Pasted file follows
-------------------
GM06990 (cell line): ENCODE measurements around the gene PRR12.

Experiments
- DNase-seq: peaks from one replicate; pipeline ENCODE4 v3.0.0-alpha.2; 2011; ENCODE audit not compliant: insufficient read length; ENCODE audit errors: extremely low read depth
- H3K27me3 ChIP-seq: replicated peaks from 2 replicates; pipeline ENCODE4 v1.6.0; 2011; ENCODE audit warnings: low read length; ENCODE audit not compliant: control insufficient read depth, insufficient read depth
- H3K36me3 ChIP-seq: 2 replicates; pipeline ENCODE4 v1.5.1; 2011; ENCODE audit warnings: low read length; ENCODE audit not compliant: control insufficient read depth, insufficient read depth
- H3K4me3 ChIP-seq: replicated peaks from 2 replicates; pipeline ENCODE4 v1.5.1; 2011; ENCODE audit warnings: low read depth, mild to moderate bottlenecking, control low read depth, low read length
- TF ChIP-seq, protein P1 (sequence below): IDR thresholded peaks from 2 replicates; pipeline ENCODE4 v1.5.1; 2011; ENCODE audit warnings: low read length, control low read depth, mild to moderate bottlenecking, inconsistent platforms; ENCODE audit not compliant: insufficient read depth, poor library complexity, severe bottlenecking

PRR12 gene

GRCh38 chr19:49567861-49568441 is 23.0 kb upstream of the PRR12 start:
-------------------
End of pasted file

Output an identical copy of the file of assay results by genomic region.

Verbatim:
GM06990 (cell line): ENCODE measurements around the gene PRR12.

Experiments
- DNase-seq: peaks from one replicate; pipeline ENCODE4 v3.0.0-alpha.2; 2011; ENCODE audit not compliant: insufficient read length; ENCODE audit errors: extremely low read depth
- H3K27me3 ChIP-seq: replicated peaks from 2 replicates; pipeline ENCODE4 v1.6.0; 2011; ENCODE audit warnings: low read length; ENCODE audit not compliant: control insufficient read depth, insufficient read depth
- H3K36me3 ChIP-seq: 2 replicates; pipeline ENCODE4 v1.5.1; 2011; ENCODE audit warnings: low read length; ENCODE audit not compliant: control insufficient read depth, insufficient read depth
- H3K4me3 ChIP-seq: replicated peaks from 2 replicates; pipeline ENCODE4 v1.5.1; 2011; ENCODE audit warnings: low read depth, mild to moderate bottlenecking, control low read depth, low read length
- TF ChIP-seq, protein P1 (sequence below): IDR thresholded peaks from 2 replicates; pipeline ENCODE4 v1.5.1; 2011; ENCODE audit warnings: low read length, control low read depth, mild to moderate bottlenecking, inconsistent platforms; ENCODE audit not compliant: insufficient read depth, poor library complexity, severe bottlenecking

PRR12 gene

GRCh38 chr19:49567861-49568441 is 23.0 kb upstream of the PRR12 start: